As it was mentioned above, Alanine is a non-essential amino acid, i.e. a healthy body can produce it for its own needs. However, it may become an essential amino acid (which means you would need a dietary supplementation) if your body is unable to manufacture it for some reasons. In order to avoid this deficiency, individuals with low-protein diets or eating disorders, as well as those who suffer from liver disease or diabetes, may need to take supplements of this amino acid. To be healthy, human body requires Alanine to process the B vitamin.

Naturally, you are able to get this amino acid from such sources as meat, eggs, poultry, dairy products, and fish. Vegetarians are recommended to eat protein-rich plant foods - for example, avocado, as they also supply Alanine.



This is the only naturally occurring β-amino acid. It is found in its free state in the brain. It is a component of carnosine, anserine and of pantothenic acid (vitamin B5) which is itself a component of coenzyme A. The function of carnosine and anserine is unknown.

beta-Alanine is metabolized to acetic acid, and in plants and micro-organisms it is formed from aspartic acis. Therapeutically it is useful to assist in synthesis of pantothenic acid.

Alanine transaminase (ALT)

Alanine transaminase (ALT), also known as alanine aminotransferase, is a vital enzyme primarily present in the liver, though it is also found in other parts of the body. Enzymes, acting as catalysts, facilitate various bodily processes, with ALT being one among thousands with crucial functions.

Commonly known as ALT, alanine aminotransferase, SGPT, or GPT, the ALT blood test is recommended in various medical situations. It serves as an initial diagnostic tool for liver-related symptoms and is included in urgent care or emergency room evaluations. Periodic ALT testing is suggested for those at higher risk of liver disease, even in the absence of symptoms.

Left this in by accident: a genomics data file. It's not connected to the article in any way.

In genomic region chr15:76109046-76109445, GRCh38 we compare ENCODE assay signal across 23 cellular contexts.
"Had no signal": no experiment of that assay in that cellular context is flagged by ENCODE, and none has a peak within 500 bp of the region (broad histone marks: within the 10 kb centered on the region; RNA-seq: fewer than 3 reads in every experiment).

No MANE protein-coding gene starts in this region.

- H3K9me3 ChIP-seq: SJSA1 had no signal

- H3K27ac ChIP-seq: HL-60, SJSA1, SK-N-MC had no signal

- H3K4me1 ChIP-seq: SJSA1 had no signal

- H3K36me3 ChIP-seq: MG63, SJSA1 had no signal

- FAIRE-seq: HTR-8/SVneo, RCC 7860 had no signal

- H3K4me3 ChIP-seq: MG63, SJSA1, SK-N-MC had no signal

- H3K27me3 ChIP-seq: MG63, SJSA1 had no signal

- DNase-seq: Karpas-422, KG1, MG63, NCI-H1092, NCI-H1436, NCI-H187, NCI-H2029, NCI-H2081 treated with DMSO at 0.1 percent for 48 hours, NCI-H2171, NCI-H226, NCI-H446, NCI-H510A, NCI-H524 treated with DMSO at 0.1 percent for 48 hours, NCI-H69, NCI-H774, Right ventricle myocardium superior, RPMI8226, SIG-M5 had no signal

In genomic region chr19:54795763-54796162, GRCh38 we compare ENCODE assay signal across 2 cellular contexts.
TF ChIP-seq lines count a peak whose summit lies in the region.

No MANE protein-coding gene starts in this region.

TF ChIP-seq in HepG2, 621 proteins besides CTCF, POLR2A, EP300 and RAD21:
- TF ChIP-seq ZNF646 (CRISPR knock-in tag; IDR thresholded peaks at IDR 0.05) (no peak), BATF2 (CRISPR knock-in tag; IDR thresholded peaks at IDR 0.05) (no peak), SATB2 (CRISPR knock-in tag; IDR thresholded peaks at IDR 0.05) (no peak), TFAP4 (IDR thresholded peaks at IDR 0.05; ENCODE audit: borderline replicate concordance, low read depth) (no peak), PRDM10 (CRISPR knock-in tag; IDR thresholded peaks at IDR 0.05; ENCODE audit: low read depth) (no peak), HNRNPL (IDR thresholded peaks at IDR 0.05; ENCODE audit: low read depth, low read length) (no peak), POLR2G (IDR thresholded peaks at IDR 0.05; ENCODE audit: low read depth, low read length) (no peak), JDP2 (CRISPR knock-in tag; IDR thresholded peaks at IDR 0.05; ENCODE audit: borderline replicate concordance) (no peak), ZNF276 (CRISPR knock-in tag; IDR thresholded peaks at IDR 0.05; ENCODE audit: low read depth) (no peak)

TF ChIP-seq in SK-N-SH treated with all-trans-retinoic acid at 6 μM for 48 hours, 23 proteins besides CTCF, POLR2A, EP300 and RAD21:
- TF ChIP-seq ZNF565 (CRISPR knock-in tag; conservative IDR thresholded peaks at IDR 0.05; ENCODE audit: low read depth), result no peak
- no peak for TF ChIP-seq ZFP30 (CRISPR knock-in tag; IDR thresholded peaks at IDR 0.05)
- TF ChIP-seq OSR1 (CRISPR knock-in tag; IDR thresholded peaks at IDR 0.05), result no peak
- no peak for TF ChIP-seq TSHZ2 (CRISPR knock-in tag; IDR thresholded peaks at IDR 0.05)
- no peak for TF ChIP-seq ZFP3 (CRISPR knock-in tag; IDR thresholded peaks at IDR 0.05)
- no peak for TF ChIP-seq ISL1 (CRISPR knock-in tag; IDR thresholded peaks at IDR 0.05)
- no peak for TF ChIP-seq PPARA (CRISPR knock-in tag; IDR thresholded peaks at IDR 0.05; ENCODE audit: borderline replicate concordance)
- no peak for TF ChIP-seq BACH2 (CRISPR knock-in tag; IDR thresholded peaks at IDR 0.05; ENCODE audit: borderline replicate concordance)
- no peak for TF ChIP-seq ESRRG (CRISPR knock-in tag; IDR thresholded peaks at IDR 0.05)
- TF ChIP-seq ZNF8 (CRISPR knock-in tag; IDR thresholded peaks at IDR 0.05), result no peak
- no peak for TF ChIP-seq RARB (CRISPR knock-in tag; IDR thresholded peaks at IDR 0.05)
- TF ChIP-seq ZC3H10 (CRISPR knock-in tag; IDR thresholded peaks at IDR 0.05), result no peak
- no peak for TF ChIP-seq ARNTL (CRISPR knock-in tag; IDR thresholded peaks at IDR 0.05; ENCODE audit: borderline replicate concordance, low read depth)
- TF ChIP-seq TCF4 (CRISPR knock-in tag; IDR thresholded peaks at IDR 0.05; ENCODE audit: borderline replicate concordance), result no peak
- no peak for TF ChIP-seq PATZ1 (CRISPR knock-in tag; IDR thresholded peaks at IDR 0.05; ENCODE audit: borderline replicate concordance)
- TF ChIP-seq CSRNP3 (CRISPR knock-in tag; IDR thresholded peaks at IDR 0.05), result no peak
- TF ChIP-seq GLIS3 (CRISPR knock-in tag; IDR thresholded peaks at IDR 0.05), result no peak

An ALT blood test measures the ALT levels in your blood, aiding in the assessment of liver health. Elevated ALT levels often indicate liver damage, prompting healthcare providers to include it in comprehensive panels like liver enzyme or metabolic panels for a more detailed health overview.

While ALT testing may be part of routine medical checkups, its widespread use lacks clear benefits over potential downsides, such as increased medical costs and unnecessary procedures. Follow-up ALT tests are valuable for monitoring liver disease progression or assessing medication side effects affecting the liver.

Interpreting ALT test results involves considering individual factors, including exercise, medications, sex, menstruation, age, and body mass index. Elevated ALT levels can signal liver conditions like hepatitis or cirrhosis, but multiple factors may contribute, and mild to moderate elevations may indicate chronic diseases.

Understanding ALT levels requires looking at the entire panel, as high ALT alone doesn't pinpoint the underlying cause. A conversation with your doctor is crucial for a comprehensive understanding of your ALT test results. Key questions to discuss include ALT level interpretation, the normalcy of other measurements, implications for overall health, and recommendations for follow-up tests, along with their benefits and risks.

In summary, ALT testing is a valuable tool in assessing liver health, but its interpretation requires a holistic approach, considering various factors for a comprehensive understanding of your overall health.